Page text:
Modules

Modules provide a method to separate implementation from interface. They may contain types, traits, functions, and global variables, although the latter is discouraged. Before importing a module, the modules names can be accessed through indexing the hierarchy of modules with the . operator. For example, accessing a function f in the module SubModule which itself is within the module Module can be done with Module.SubModule.f. This is the primary method to access other modules, with the one exception that the current module has all of its names already imported, thus if the current module is the SubModule above then the function can be accessed with just f.


Directory Structure

By default, every file is wrapped in a module whose name matches the file’s name but in PascalCase. It is standard practice to have file names be in lowercase or snake_case. If the name is not translated correctly into PascalCase it can be changed within a module expression.

Ante converts a directory of source files into a hierarchy of modules with the following rules:

  1. All paths are relative from the file containing the program’s start point.
  2. Folder names are converted into module names
  3. Files inside folders are converted into submodules of the folder module
  4. If a file’s name matches the folder it is in, it is the implementation for the folder’s module

For example the following directory tree will produce the corresponding modules on the right.

.
├─ driver.an       -> Driver
├─ helper.an       -> Helper
└─ folder          -> Folder
   ├─ folder.an    -> Folder
   ├─ helper.an    -> Folder.Helper
   └─ subfolder    -> Folder.Subfolder
      └─ file.an   -> Folder.Subfolder.File

Imports

Importing a module brings all of its names into scope and is not required to use the module. A module’s names can still be accessed with the Module.name syntax afterward.

If an imported module’s names conflict with a module already imported then an error is issued. In this case, the error can be resolved by either renaming one module, importing only the desired functions, or not importing the module at all.

import Math

Math.sqrt 16  //=> 4.0
sqrt 16  //=> 4.0

Import expressions actually accept a variety of arguments from lists of modules to strings and lists of strings. They can also be overloaded like other operators to import special files in different ways. The arguments to import must be compile-time constants, and if they are not then import attempts to execute them as such (thus import is equivalent to import ante)

//import a file from a string
import "../file_in_parent_dir.an"

//import multiple files
import "file1.an", "file2.an", File3, File4

//import arbitrary string expressions:
import "quile.an".replace "qu" "f"

import many_files()

//Ask for which file to import during compile-time
import input "Input the file to import: "

Overloading import for different types is done like any other operator. The following will import a c source file, assuming the functions parse and decls exist.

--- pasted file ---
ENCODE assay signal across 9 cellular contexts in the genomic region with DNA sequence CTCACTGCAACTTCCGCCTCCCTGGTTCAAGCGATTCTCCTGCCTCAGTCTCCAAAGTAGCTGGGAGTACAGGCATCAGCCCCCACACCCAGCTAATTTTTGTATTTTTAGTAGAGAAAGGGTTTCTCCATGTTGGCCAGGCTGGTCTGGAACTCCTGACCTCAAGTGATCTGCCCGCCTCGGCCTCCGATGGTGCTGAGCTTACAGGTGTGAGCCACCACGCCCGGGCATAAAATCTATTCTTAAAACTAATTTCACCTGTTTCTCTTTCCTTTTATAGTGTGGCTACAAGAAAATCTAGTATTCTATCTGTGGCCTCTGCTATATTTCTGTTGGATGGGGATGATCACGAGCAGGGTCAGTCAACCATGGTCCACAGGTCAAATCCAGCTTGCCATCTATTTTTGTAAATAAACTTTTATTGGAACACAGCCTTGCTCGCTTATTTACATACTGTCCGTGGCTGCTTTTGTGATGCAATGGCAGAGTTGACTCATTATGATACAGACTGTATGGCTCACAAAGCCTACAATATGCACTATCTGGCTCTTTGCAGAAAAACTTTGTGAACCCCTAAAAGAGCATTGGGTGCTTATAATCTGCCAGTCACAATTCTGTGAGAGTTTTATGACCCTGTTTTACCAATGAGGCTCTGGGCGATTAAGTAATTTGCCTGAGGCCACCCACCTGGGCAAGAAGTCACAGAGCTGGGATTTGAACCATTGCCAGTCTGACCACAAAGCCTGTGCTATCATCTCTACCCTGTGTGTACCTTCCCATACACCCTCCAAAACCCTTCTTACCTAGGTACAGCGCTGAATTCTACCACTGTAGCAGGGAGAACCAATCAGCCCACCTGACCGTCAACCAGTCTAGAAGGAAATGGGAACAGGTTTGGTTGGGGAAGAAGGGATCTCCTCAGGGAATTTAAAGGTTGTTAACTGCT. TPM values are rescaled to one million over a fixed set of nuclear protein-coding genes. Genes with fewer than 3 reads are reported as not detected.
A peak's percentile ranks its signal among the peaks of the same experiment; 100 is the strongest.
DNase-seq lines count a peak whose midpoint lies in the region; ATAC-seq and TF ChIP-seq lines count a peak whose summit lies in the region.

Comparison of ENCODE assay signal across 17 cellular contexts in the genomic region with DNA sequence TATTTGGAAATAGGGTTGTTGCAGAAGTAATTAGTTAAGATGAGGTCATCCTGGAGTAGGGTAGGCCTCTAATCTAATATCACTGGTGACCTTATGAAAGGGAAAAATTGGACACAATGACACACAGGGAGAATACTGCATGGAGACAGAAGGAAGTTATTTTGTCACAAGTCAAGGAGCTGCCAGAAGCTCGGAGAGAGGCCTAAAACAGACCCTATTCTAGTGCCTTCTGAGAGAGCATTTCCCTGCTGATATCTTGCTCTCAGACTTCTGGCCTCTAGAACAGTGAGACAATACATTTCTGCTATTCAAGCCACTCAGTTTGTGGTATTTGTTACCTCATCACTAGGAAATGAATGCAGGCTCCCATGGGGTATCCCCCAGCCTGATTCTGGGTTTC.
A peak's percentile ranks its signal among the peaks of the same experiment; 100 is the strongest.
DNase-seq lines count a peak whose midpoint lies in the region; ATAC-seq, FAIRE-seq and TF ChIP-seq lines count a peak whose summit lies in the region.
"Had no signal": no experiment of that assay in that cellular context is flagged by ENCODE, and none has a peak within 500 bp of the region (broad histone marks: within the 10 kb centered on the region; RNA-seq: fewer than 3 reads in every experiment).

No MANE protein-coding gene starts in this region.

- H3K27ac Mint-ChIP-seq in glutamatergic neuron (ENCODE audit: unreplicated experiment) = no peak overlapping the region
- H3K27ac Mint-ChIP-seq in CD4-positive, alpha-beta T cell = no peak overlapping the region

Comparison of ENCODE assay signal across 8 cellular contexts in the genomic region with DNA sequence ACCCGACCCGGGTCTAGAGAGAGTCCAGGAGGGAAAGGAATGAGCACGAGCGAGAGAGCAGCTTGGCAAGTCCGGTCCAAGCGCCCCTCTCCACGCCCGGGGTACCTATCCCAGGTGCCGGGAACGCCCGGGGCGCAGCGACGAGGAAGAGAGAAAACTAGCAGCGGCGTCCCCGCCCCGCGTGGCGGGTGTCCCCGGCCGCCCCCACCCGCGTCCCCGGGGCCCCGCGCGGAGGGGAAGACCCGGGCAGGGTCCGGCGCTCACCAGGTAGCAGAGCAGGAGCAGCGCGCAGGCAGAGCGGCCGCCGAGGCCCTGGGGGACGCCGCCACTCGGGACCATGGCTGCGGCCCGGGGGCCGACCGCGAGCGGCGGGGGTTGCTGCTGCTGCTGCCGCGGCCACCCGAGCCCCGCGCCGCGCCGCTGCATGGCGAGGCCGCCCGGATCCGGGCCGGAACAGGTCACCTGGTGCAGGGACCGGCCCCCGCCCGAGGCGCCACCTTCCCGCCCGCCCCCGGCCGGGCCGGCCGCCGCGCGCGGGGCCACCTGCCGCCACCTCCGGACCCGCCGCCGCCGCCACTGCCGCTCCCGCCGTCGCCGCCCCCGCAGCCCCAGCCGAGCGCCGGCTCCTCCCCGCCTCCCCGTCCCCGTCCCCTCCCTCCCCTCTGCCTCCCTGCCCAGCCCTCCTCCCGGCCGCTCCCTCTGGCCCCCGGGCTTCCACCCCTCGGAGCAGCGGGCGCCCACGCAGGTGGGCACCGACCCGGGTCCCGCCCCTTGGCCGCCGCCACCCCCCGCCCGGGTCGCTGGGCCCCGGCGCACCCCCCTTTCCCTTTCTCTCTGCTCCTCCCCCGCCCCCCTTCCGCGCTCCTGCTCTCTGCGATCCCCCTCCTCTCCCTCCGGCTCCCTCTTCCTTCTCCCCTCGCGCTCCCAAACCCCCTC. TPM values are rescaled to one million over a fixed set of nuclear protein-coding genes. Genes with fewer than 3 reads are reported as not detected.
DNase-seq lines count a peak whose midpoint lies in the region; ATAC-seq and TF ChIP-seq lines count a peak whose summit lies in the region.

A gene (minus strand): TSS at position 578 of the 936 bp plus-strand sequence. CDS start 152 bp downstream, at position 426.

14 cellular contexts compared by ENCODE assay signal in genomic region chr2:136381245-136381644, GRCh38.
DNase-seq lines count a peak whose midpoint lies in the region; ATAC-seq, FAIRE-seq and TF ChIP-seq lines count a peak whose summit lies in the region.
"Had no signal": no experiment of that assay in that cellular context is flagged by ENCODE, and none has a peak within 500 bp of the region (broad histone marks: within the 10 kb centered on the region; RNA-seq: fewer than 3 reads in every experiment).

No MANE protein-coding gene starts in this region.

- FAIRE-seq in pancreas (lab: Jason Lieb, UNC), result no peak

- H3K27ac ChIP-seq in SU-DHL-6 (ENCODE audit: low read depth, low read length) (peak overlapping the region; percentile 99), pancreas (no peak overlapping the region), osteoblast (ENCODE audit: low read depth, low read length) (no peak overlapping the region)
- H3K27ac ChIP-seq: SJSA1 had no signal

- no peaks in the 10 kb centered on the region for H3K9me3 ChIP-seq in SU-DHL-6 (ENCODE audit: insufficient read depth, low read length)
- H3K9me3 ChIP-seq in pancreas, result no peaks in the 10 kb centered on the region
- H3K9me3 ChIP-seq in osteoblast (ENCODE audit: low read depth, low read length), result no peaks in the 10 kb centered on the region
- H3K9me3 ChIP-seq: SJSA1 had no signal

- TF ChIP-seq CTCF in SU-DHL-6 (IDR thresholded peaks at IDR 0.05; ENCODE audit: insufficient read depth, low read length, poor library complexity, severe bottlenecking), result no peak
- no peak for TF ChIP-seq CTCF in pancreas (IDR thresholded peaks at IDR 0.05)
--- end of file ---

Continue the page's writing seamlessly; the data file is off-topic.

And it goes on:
type C = Str file lib

//import a c src file
fun (import): C src
    //import directly from the ast
    import parse src
    Ante.Compiler.link_with src.lib

import C("file.h", "libname")

Module Expressions

The module expression is a special expression that is run before the main body of the file is executed.

A module expression can optionally include a module name. If one is included it is taken to be the name of a submodule that is contained within the expression. If no name is specified, then the module expression refers to the current module.

//in file File.an

//four can use inc that is declared later because module
//expressions are executed before the main body of a file
let four = inc 3

let six = Util.double 3

module
    let inc = (+1)


module Util
    let double = (*2)

The fact that module expressions are run before the main body of a file may seem odd at first but it is helpful when managing imports and exports. Typically stating the imports and exports of a module is done at the top of a file using functions such as export that would typically not be run when the compiler is only looking for function/type/trait declarations to import. Putting these functions within a module expression would cause them to run and expand into the desired function declarations to import. In this way, a module expression can be thought of as an ante block that is run while importing a file.

module
    //Every module that imports this module
    //will now also import Math
    import Math

    //export function is run while importing this file
    export inc

let inc = (+1)

Visibility

The declarations visible to external modules are handled through the visibility modifiers (see the modifiers section).

Alternatively, functions can be used to manually export functions. In the following example, public exports are created with the export function.

module
    let add = (+)
    let sub = (-)
    let mul = (*)
    let div = (/)
    export add sub mul div

    //not exported
    let rem = (%)

Type Extensions

Type extensions can be used to extend modules as well as types. Adding new functions to a module is as simple as creating an extension with those functions.

ext Math
    fun fact: Nat n =
        if n = 0 then 1
        else n * fact (n - 1)

    fun zero := 0